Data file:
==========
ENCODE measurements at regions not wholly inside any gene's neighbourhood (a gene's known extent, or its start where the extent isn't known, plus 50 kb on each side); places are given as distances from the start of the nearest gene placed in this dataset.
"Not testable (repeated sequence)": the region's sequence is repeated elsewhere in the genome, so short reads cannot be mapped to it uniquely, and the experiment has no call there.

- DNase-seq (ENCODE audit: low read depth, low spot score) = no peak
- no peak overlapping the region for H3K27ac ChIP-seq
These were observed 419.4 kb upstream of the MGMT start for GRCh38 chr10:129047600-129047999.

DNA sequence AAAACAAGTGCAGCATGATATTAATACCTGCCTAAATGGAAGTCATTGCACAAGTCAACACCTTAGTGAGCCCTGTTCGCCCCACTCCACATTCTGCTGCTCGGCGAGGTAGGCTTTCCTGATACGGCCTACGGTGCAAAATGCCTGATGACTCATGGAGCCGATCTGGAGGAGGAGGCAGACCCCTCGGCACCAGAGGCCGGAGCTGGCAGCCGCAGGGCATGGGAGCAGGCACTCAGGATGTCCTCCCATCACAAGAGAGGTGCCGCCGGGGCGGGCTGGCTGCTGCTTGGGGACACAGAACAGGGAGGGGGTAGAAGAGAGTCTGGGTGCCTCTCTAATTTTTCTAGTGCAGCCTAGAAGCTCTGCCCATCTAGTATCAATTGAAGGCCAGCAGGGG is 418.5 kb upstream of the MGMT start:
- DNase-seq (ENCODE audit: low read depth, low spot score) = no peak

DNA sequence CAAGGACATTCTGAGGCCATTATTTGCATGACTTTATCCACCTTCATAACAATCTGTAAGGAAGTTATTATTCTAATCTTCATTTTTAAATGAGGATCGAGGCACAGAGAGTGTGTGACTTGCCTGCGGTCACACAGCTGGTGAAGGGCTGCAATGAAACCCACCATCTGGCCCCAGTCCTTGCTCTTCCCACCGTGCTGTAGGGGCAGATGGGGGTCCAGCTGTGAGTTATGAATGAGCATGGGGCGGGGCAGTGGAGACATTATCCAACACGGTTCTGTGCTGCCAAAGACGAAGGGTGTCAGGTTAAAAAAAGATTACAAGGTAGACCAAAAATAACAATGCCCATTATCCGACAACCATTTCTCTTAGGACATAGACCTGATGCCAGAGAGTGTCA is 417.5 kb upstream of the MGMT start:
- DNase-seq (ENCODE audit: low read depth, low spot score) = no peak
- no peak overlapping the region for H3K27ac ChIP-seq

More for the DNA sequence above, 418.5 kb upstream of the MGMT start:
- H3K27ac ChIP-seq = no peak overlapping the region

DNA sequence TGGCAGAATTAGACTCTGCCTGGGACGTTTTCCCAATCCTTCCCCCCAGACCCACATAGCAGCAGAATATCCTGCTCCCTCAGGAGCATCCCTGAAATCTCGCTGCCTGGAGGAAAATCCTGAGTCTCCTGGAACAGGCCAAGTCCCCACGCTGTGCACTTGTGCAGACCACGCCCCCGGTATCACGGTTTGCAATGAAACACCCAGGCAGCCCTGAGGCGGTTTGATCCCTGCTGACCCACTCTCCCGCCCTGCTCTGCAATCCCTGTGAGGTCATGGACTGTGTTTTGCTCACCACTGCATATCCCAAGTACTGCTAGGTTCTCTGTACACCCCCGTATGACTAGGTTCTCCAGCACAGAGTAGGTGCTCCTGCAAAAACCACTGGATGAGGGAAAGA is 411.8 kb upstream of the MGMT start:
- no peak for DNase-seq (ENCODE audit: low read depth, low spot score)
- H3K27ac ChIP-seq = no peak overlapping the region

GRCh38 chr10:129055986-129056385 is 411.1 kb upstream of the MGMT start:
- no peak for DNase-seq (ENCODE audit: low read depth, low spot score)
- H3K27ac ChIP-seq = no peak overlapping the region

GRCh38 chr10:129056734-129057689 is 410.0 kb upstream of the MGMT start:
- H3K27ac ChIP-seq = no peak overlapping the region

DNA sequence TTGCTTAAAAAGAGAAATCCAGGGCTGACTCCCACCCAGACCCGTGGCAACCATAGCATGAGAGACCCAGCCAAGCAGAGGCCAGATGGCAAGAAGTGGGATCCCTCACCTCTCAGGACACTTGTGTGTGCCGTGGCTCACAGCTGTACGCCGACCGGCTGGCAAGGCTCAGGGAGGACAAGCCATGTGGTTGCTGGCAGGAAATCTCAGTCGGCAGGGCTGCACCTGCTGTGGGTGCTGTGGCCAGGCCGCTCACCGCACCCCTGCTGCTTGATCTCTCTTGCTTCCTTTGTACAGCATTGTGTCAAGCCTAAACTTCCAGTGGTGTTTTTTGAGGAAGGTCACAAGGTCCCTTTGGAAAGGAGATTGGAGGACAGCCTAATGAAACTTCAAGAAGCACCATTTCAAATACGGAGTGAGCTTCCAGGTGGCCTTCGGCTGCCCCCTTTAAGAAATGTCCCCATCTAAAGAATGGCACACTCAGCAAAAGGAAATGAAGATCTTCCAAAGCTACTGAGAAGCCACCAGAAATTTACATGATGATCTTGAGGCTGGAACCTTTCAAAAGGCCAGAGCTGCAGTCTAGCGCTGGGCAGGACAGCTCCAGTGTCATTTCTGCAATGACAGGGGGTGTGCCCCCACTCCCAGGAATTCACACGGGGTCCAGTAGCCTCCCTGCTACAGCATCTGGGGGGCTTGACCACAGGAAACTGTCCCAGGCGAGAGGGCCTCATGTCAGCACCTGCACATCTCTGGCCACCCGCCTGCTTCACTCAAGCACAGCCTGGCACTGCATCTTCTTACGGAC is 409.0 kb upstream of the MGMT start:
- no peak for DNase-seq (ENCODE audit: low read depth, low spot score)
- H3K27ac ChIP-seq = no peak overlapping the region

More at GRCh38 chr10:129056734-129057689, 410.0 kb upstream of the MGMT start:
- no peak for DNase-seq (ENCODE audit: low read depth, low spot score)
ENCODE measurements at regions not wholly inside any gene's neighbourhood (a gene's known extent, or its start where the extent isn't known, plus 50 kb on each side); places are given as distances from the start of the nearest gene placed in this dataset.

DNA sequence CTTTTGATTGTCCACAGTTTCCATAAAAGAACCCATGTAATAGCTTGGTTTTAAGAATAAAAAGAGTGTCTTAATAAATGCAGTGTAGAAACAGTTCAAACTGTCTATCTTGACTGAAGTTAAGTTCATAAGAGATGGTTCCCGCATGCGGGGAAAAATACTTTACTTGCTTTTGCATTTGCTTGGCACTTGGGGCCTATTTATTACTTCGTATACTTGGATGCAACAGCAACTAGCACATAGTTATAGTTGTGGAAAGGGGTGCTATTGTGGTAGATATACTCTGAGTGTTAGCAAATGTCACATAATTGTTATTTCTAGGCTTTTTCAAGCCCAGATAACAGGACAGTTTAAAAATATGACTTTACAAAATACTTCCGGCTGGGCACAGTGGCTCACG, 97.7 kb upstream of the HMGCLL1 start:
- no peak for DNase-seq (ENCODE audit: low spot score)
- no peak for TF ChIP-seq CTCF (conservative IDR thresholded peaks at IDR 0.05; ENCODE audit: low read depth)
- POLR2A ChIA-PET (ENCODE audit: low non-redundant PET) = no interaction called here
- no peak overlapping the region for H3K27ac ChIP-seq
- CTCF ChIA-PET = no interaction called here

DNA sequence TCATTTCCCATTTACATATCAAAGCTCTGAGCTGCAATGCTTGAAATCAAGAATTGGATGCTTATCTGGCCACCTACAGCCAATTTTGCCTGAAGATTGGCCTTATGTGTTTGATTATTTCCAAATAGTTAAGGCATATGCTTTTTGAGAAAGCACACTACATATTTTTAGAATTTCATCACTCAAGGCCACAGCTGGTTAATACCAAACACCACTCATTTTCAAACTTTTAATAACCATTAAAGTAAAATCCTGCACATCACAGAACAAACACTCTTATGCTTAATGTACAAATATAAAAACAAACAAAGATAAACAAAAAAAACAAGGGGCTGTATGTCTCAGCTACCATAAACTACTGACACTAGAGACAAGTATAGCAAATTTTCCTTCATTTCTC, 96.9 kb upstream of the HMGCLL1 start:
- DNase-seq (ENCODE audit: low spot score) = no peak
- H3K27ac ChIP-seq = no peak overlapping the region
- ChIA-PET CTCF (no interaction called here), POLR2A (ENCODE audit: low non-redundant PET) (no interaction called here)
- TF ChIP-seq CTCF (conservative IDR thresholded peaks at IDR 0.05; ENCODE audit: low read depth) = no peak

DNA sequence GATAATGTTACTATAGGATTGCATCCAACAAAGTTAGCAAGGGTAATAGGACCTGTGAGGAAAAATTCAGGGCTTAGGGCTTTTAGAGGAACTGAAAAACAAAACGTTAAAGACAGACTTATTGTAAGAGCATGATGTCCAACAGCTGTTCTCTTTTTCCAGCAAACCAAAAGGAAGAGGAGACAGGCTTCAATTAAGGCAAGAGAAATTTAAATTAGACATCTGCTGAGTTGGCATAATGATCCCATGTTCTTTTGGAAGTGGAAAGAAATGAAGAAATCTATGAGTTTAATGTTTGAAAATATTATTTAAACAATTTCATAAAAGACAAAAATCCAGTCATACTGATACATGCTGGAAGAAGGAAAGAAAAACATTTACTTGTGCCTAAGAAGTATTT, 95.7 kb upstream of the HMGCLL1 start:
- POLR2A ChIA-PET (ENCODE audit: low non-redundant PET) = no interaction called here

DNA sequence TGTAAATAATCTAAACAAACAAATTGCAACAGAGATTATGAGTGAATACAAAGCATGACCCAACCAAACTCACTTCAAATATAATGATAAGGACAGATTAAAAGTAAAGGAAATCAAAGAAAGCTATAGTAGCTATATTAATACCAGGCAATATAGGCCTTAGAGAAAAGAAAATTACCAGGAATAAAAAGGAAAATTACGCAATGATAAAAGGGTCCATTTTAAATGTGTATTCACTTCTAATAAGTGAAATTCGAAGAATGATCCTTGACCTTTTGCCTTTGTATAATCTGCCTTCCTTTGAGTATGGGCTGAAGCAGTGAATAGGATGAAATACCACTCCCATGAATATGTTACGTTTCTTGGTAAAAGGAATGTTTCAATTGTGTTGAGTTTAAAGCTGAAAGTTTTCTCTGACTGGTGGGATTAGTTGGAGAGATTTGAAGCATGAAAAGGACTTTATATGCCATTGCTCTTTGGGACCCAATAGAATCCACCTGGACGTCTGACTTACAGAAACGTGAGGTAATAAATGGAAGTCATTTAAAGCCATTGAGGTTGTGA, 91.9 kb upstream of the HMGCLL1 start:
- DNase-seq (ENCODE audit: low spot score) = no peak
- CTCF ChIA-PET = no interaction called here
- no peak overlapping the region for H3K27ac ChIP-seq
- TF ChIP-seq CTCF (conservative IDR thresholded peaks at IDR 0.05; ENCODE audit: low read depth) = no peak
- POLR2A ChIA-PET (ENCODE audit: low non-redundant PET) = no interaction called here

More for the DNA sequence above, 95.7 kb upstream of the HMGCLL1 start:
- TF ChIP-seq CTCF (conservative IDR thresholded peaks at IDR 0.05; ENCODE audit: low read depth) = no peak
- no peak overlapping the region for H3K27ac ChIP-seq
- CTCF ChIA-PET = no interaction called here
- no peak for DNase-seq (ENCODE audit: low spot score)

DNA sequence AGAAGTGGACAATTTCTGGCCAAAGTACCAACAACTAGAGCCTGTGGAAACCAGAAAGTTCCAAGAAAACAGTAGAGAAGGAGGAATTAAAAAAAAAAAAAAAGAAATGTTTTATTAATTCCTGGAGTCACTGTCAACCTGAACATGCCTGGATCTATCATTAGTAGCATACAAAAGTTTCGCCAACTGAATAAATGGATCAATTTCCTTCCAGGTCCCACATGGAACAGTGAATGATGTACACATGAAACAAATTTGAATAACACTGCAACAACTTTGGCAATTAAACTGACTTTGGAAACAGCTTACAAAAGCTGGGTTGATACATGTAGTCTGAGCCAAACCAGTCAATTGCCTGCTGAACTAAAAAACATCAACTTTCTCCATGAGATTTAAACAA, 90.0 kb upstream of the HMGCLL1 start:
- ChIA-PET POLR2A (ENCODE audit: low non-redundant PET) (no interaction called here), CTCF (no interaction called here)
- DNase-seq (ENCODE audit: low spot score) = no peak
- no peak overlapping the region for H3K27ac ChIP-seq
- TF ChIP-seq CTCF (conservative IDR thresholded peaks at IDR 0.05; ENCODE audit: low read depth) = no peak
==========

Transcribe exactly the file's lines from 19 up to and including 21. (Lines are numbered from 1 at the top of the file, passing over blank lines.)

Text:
GRCh38 chr10:129056734-129057689 is 410.0 kb upstream of the MGMT start:
- H3K27ac ChIP-seq = no peak overlapping the region

DNA sequence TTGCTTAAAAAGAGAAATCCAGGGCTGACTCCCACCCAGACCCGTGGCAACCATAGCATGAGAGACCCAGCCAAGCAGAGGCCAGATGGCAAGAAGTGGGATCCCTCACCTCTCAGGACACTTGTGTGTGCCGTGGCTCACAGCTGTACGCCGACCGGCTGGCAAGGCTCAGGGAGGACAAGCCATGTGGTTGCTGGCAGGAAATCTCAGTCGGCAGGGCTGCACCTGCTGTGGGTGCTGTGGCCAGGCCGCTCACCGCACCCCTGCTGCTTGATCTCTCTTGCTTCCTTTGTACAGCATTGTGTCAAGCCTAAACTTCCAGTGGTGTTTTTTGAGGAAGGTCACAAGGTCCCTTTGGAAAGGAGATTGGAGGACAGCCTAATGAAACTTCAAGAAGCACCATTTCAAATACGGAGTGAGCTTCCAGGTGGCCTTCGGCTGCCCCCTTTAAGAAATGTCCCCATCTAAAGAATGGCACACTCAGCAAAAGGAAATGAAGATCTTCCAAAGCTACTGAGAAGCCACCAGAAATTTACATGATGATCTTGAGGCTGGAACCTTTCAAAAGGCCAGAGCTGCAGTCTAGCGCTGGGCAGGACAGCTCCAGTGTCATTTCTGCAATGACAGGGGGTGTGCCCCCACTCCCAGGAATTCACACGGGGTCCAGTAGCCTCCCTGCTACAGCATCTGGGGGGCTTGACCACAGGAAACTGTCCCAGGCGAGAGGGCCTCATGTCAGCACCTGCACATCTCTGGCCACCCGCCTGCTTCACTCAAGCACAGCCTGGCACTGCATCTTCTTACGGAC is 409.0 kb upstream of the MGMT start: